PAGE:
Meg Duhr-Schultz  (shown right) is a wildlife refuge specialist at Midway Atoll National Wildlife Refuge, U.S. Minor Outlying Islands

The Refuge is Best Known ForIt’s wildlife and history, which are currently best embodied in Midway’s most famous resident, Wisdom the Laysan albatross. At a minimum of 64 years of age and still hatching and raising chicks, she could very well have been a chick during the historic World War II Battle of Midway in June 1942.

The Refuge’s Best Kept SecretWe support globally significant populations of several other seabird species besides albatrosses, including what are likely the largest Bonin petrel and white tern colonies in the world.

 The Most Interesting Species on the RefugeIt’s a tie between the Bonin petrel and the Hawaiian monk seal.

My Favorite Activity on the RefugeWatching the sunset from the top of a dune and taking in the spectacle of our nightly “bird-nado,” when hundreds of thousands of Bonin petrels return from their day at sea to their underground nests. The skies literally darken from the sheer volume of petrels.

The Best Time to Visit the Refuge: Any time of the year! Out in the Pacific Islands there is no “off-season.” Not only do we have a year-round growing season and resident marine mammals, but supporting breeding populations of 17 tropical seabird species means that this place is bustling with wildlife activity every day of the year.
Midway is currently closed to visitation. The refuge hopes visitor services operations will reopen in the future. In the meantime, visit Midway’s spectacular resources through Google Streetview or take a virtual tour of the historic Sand Island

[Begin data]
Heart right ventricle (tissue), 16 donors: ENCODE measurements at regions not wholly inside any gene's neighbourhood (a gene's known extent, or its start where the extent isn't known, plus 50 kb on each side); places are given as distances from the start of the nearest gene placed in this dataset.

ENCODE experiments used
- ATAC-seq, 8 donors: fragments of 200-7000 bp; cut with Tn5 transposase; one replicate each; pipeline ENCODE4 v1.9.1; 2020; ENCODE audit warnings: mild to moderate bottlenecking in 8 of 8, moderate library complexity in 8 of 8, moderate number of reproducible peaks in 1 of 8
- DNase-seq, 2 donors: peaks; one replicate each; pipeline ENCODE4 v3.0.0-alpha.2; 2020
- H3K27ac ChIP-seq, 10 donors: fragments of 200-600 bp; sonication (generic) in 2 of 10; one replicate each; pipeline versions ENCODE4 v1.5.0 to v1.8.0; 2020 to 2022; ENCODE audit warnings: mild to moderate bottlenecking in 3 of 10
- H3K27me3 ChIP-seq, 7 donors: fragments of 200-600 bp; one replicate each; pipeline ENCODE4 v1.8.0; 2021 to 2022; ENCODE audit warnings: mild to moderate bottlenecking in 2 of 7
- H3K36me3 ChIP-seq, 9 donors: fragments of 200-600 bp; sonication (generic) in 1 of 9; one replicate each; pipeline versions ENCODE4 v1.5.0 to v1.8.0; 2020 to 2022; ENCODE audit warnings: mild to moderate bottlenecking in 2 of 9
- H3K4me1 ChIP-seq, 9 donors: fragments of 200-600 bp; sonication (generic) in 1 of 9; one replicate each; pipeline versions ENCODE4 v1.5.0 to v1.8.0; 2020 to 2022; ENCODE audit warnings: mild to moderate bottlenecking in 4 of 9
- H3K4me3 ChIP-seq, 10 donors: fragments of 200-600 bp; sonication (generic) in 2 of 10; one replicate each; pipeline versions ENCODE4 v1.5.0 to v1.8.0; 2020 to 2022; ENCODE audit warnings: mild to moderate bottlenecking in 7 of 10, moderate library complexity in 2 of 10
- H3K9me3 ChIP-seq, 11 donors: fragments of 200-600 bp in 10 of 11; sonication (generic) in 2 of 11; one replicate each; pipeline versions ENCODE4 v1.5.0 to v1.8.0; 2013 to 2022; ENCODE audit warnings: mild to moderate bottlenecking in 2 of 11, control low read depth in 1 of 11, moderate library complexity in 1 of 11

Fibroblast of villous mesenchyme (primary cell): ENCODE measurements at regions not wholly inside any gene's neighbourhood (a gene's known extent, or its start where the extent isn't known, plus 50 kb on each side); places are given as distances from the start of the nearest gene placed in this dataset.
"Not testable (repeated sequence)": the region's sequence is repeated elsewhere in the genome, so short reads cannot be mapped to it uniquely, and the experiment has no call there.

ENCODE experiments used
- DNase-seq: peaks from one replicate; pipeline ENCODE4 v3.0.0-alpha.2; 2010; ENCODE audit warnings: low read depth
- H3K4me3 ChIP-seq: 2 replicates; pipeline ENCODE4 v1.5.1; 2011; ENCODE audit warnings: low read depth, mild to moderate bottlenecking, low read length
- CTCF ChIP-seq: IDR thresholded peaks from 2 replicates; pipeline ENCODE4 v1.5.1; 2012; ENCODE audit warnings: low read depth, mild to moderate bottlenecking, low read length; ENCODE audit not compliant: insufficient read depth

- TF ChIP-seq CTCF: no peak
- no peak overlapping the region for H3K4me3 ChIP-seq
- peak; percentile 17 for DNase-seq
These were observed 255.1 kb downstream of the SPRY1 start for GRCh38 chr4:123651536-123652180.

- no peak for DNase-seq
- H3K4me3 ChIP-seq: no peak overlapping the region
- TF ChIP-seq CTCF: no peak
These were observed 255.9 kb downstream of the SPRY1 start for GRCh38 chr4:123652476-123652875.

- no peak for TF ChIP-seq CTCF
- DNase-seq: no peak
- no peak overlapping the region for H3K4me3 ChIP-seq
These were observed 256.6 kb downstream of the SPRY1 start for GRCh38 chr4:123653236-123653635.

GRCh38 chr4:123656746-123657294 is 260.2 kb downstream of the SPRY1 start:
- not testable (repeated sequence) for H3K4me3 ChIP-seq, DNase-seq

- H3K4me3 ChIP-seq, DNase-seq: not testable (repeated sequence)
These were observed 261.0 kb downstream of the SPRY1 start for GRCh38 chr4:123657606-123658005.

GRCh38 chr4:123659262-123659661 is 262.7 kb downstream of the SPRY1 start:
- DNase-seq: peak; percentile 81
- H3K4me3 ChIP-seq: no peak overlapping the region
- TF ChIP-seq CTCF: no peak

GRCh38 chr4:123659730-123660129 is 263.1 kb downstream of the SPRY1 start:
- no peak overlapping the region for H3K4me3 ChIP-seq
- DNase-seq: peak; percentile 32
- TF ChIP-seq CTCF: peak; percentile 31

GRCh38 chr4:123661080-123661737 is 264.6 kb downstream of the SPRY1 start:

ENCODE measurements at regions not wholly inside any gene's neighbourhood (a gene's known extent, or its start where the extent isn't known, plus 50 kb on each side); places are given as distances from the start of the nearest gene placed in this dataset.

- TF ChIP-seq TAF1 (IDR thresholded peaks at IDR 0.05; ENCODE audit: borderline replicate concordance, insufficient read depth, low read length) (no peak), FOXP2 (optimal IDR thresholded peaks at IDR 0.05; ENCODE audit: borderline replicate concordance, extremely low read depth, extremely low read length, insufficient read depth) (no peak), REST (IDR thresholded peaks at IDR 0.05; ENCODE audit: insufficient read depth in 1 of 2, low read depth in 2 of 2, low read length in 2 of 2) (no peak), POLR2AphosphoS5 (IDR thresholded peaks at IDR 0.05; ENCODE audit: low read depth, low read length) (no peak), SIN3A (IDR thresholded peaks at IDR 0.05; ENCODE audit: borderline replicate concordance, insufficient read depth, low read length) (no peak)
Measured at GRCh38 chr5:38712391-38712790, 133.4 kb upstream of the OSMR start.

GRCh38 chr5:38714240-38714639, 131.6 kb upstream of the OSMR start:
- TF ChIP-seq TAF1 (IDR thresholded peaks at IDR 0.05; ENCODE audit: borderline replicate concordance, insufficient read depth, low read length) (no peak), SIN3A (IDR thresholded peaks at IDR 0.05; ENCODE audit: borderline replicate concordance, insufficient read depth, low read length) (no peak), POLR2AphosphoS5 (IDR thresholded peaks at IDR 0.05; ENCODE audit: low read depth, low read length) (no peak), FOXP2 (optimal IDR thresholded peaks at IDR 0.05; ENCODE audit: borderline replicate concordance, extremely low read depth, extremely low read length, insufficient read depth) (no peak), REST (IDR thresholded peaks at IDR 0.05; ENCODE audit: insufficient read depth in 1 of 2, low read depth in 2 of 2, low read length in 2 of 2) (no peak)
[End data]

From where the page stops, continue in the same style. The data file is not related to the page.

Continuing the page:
Friends, are you connected?

RefugeFriendsConnect graphic

RefugeFriendsConnect.org is a membership site that is managed by NWRA and a group of volunteers. If you are a Friends group member or are refuge staff working with Friends you are welcome to join.


 HEADS UP

Manatee at Crystal River National Wildlife Refuge, Fla. | Credit: Carol Grant

Keep an eye out for these upcoming events: 

Now to April 8: Count birds as part of Project FeederWatch (nationwide)

Dec. 29 to 30: Hibernate, Migrate or Insulate: A Wildlife Winter Survival Guide camp with hands-on activities for students at Deer Flat National Wildlife Refuge (Idaho) 

Dec. 29: National Audubon Society’s 116th Annual Christmas Bird Count at Chincoteague National Wildlife Refuge (Va.)
To find more refuges participating in this Dec. 14 to Jan. 4 event visit: audubon.org/conservation/join-christmas-bird-count

Dec. 30 through March: If you’re an experienced surveyor, help out with the winter raptor survey, at Montezuma National Wildlife Refuge (N.Y.)

Jan. 2: Join a refuge ranger for a morning of eagle watching at Two Rivers National Wildlife Refuge (Ill.)

Jan. 10: Children can mold and sculpt clay to create art depicting the winter habitat at Humboldt Bay National Wildlife Refuge (Calif.)


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The National Wildlife Refuge Association is on the cutting edge of wildlife habitat conservation and citizen engagement in the United States. But we need your help to advance our work protecting large landscapes, educating decision-makers in Washington, and mobilizing refuge Friends in support of the National Wildlife Refuge System. Please make a generous donation today!

Flyer Masthead Photo Credit: Kestrel, Wade Dowdy

Permanent link to this article: http://refugeassociation.org/news/flyer/the-flyer-e-newsletter-december-2015-2/